Batman – The Telltale Series Episode 5 Review

Batman – The Telltale Series Episode 5 Review

Here it is. The Grand Finale! Episodes 1-4 have had excellent ratings thanks in large part to an inspired storyline and voice acting to match.  The only thing needed now is a strong finish.  Does Telltale deliver? I hope so, a bad ending can sour the whole darn thing.  Lucky for you, I already know the answer…

Genre: Point and Click
Developed by: Telltale Games
Published by: Telltale Games
Release date: Episodic release from August 2nd through December 13th, 2016
Platforms: PS4, Xbox One, PC (Reviewed on PC)
Price at time of review: $24.99 USD for the full series, Episode 1 FREE, so give it a whirl

Story & Setting

This section has dominated the last few episodes, and I think it’s time to change all that. Not by shortchanging this one mind you, but by expanding the others below. Buckle in, this will be a bit longer than usual. I’ll be careful though, what with the possibility of spoilers and all that.  Does Telltale do the unthinkable and kill off Batman?  Do they leave us hanging with a new villain ready to step up, foreshadowing Telltale Batman 2? Did they write themselves into a corner and for some reason…aliens?  I’m not telling.  Na na, na na, boo boo!

I will say that Batman/Bruce doesn’t waste any time getting back into things after a dynamic end to Episode 4.  Picking up where we ended last time means tracking down one of the remaining baddies and putting one sub plot to bed.  And this is just the intro to Episode 5.


Wittle Pengin is adorbs!

Also, it’s finally time to admit I lied in an earlier review.  Well sorta anyway.  In reviewing Episode 2, I indicated that the story isn’t canon and remarked “I don’t mean to say that there’s some crazy badass villain they unveil.” While it’s true that this isn’t what I was intending to describe with my allusion to a non-canon story, I worded it to be somewhat misleading.  In wrestling terms, this would be called a “swerve.”  Careful readers may have noticed I’ve made vague references to a primary antagonist, and despite listing key villains like Two-Face, The Penguin and the Joker I’ve indicated none of them are the primary.


Are basilisks the primary antagonist?

Well guess what?  You’re still not gonna get it out of me, but they do indeed unveil a new crazy, badass villain.  Between this person (whoever they are), Two-Face and Penguin, Telltale braids a tale of intrigue that pits Bruce/Bats against a three headed monster.  While [insert nameless villain here] might be the “primary” villain, all three narratives intertwine nicely.  [Unnamed Villain] serves more to tie a knot around any loose strings, and doesn’t serve exactly as a direct foil to Batman, but provides excellent context into this “what if” version of events.  Alright…enough rope and string references.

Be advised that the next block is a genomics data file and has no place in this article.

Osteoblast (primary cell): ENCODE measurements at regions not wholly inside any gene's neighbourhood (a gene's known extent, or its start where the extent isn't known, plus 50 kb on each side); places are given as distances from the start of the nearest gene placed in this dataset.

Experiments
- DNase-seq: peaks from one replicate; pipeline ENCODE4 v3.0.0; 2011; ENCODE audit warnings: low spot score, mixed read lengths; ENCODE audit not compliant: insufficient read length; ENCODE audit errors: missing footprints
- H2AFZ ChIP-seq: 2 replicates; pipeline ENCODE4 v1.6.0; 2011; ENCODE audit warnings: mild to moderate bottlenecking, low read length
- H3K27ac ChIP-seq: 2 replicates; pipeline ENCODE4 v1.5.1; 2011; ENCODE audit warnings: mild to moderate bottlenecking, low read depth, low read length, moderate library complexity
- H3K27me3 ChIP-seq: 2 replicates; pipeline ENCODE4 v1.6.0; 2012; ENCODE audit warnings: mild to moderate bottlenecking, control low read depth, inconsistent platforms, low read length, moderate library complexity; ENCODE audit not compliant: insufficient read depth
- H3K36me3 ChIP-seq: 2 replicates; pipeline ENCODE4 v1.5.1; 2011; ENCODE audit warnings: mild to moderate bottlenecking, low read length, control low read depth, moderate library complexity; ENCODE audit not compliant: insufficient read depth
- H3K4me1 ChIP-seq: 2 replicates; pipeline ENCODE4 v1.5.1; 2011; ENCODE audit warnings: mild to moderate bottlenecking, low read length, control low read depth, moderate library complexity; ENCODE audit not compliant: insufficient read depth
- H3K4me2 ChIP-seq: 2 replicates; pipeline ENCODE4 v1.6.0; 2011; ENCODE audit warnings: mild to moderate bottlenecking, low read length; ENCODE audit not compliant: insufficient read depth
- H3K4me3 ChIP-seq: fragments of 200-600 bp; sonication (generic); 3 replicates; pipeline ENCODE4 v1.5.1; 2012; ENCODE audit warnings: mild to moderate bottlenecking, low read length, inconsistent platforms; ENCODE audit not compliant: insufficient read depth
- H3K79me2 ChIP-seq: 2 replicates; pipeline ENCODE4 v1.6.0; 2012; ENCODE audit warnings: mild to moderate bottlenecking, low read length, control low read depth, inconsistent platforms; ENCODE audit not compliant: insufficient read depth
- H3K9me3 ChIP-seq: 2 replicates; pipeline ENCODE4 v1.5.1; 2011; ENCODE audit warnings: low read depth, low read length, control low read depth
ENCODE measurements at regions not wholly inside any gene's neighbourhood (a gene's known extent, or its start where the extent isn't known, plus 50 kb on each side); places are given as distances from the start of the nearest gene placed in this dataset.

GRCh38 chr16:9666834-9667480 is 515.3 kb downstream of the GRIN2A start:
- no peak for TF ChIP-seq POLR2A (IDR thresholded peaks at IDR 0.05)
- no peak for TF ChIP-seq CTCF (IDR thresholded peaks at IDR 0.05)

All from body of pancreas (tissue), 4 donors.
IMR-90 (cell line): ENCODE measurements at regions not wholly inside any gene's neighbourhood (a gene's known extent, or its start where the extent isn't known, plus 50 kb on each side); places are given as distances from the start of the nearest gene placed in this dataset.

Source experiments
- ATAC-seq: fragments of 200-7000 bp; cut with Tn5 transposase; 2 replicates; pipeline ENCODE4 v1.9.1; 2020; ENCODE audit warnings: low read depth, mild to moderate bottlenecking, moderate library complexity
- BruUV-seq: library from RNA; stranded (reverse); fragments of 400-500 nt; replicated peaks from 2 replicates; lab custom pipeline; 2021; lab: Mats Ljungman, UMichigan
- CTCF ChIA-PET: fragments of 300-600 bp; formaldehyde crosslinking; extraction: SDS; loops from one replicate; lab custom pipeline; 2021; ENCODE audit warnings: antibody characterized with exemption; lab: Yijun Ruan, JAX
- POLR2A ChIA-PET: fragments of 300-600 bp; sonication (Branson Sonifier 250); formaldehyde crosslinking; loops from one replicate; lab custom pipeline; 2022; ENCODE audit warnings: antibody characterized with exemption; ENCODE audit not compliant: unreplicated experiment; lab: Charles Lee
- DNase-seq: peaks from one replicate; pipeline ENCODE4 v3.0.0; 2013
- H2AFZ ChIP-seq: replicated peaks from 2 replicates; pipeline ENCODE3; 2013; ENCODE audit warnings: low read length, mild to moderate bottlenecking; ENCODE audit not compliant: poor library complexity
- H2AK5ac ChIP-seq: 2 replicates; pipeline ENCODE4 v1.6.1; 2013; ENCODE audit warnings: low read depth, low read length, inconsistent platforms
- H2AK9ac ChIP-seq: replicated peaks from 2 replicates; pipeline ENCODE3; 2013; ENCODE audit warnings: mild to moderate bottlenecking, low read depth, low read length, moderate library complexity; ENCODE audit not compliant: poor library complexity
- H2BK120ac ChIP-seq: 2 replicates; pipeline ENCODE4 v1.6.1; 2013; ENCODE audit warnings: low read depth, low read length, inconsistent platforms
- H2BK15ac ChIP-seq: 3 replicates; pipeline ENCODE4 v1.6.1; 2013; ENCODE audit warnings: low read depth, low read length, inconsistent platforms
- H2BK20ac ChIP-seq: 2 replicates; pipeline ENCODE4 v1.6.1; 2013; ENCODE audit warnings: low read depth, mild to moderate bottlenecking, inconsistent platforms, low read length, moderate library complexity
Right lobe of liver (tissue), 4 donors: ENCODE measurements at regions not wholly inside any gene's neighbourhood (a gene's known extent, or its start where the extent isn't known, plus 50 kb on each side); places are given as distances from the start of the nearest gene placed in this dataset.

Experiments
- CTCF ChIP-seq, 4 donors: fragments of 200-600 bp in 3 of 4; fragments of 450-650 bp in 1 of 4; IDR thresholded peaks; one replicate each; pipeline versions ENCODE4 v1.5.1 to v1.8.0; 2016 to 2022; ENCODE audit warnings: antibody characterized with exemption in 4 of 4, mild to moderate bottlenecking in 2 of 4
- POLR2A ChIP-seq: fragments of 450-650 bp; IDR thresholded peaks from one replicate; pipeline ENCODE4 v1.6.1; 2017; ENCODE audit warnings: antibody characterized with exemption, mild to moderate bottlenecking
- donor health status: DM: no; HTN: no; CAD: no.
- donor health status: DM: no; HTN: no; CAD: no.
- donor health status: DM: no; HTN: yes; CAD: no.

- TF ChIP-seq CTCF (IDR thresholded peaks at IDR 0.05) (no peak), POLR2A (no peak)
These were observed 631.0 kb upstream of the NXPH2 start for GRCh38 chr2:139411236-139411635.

After taking out the first loose end, Episode 5 has us wrap up a more personal subplot, then right back after this mystery antagonist.  Episode 5 has the least “down time” between key story points and presents much like an action packed movie ending.


♪ Taaaaaake…oooonnnn…meeee♪


Time to give this section some love!  There’s nothing new from a gameplay perspective in this episode.  At least as far as how Telltale presents things.  However I have some stuff to report anyway.  For the first time, I decided to break out a controller to see how that played out.  With Steam attempting to offer full controller support on games, and me being a console junkie, it seems like this would have occurred sooner honestly.

First some context, I’m primarily a Sony gamer so I use some fun software that allows me to have my Dual Shock 4 hooked up.  I point this out, because the game did recognize that I was using a controller for input and switched over to a controller mode.  However, the default is a Microsoft controller.  So when the screen prompted me to hit “A” for example, I needed a quick brain translation to remember to hit “X” on my controller.  This did lead to Batman getting killed at least once.


So why is Alfred the ghost? Wait…is he a ghost?

The game did have a temporary hiccup while it was transitioning between input types. There were a couple prompts to hit “Shift + E” which is not something I think most controller are readily set up to do.  I played this episode over two sessions, and this was only happened twice and right after I switched to controller style during the first session.  It worked flawlessly the second time around. Overall though, the controller isn’t a bad way to play the game at all. In fact, there’s a few benefits.  But let’s get to the cons first…

Obviously, the early confusion on input source isn’t a plus, so that’s the first “con.”  There’s also areas where the game is clearly designed for a mouse and that simply works better.  Two come to mind readily enough. During combat sequences, occasionally Batman needs to aim something and click. This is preeeeetty easy with a mouse (which is why shooters love ’em). On a controller, this is relegated to the right stick and the “A” button (or occasionally the Right Trigger). It’s simply not as precise and I found this to be the most challenging part of action sequences, when before it was one of the easiest. Similarly, when exploring the world, the concept of point and click is quite natural to the world of mouse. Right stick and “A” feels somewhat odd. Telltale does a great job understanding this and took the proactive measure of increasing the size of the clickable areas when using a controller.  Using a mouse though is still a little better. It feels more like you’re actually reaching for and interacting with an object rather than using an input device.


It’s time to clean up this city!